An adrenaline rush, associated with the ‘fight or flight’ response, is how the body reacts to a situation which is stressful, traumatic, or dangerous. The idea behind an adrenaline rush is survival as your body prepares to put in the effort necessary to ensure you escape danger unharmed, but how does it actually work?
What’s in an adrenaline rush
The process involves a number of different responses within the body coming together. First, a dangerous situation is processed by the amygdala, the part of the brain which handles information about emotions. The information is then sent to the hypothalamus, the part of the brain which controls the rest of the body through the nervous system. Finally, a signal is sent to the pituitary glands which release chemical signals to stimulate the production of adrenaline in the adrenal glands.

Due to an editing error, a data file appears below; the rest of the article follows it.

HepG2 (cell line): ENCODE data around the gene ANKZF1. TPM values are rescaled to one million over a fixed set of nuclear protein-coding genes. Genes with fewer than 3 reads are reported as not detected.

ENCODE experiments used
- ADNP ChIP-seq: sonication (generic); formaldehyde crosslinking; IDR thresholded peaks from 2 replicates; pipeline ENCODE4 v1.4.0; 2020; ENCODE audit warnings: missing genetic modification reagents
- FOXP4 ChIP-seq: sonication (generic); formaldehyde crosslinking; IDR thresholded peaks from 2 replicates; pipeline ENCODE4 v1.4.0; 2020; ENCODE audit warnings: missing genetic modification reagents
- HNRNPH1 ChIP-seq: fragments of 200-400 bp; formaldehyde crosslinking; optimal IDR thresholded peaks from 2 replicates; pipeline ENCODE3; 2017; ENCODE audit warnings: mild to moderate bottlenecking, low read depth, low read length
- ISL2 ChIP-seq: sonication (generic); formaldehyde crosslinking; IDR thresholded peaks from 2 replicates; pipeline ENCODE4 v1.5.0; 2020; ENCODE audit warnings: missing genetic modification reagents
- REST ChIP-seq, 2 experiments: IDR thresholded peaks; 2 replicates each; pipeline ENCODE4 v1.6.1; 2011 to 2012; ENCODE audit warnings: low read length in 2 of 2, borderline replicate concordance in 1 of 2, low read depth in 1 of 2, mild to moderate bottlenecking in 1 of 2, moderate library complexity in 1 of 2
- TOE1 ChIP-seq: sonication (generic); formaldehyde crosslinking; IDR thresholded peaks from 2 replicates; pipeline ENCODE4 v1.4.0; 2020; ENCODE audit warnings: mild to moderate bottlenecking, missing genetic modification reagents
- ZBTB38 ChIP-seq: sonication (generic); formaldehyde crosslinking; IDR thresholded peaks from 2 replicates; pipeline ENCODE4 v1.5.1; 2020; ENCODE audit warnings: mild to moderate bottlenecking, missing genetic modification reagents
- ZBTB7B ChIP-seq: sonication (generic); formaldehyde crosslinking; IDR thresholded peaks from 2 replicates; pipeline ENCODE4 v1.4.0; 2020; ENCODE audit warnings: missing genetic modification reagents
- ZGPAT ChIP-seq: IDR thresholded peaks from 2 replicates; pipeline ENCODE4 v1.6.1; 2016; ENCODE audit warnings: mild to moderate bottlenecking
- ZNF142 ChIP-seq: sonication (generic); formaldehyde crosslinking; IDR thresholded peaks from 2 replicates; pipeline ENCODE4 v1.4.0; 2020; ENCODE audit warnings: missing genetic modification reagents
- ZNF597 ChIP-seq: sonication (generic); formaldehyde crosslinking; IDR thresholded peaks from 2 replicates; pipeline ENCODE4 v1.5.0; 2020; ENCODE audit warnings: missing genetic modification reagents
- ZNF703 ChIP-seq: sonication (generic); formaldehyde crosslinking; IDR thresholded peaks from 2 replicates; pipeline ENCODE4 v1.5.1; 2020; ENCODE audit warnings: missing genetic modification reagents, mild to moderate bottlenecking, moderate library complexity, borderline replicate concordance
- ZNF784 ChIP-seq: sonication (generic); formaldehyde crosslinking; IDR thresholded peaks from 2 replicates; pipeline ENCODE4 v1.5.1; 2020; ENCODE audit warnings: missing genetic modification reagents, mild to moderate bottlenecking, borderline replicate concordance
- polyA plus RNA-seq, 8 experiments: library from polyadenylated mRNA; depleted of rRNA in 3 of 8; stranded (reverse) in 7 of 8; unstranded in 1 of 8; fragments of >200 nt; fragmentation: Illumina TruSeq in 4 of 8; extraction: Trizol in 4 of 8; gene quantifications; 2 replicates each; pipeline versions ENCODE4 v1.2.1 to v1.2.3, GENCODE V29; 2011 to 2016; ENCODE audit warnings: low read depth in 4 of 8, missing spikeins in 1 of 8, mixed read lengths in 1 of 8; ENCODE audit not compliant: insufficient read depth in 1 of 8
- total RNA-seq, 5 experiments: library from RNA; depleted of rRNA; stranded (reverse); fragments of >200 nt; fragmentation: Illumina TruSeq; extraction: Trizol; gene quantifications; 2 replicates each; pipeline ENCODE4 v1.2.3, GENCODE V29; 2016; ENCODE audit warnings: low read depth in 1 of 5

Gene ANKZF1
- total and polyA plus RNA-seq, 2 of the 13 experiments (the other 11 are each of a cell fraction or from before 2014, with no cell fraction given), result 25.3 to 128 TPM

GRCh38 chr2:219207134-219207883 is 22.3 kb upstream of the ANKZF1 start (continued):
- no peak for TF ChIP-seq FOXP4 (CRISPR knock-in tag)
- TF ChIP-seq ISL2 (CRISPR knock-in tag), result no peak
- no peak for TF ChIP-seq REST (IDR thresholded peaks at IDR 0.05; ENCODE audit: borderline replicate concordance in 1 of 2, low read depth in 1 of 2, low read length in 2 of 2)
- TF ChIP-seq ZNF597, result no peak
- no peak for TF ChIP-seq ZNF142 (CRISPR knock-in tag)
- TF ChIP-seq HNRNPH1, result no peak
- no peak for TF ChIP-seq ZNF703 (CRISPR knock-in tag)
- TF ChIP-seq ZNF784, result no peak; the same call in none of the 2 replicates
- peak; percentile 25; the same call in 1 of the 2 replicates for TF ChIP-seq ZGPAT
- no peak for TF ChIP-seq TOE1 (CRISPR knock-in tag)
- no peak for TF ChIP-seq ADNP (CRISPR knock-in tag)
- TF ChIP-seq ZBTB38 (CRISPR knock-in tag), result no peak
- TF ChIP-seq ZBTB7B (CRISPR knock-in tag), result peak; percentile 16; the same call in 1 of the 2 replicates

What this means for your body
With the surge of adrenaline, the liver is stimulated into producing glucose which results in more energy. Blood vessels contract and the heart beats faster which provides muscles with more oxygen and more energy. This is how in some situations it seems that people can muster superhuman strength to complete daring acts. As the nervous system is engaged in sending signals to keep you alive, it also means that most pain isn’t felt until well after the event.
What events cause this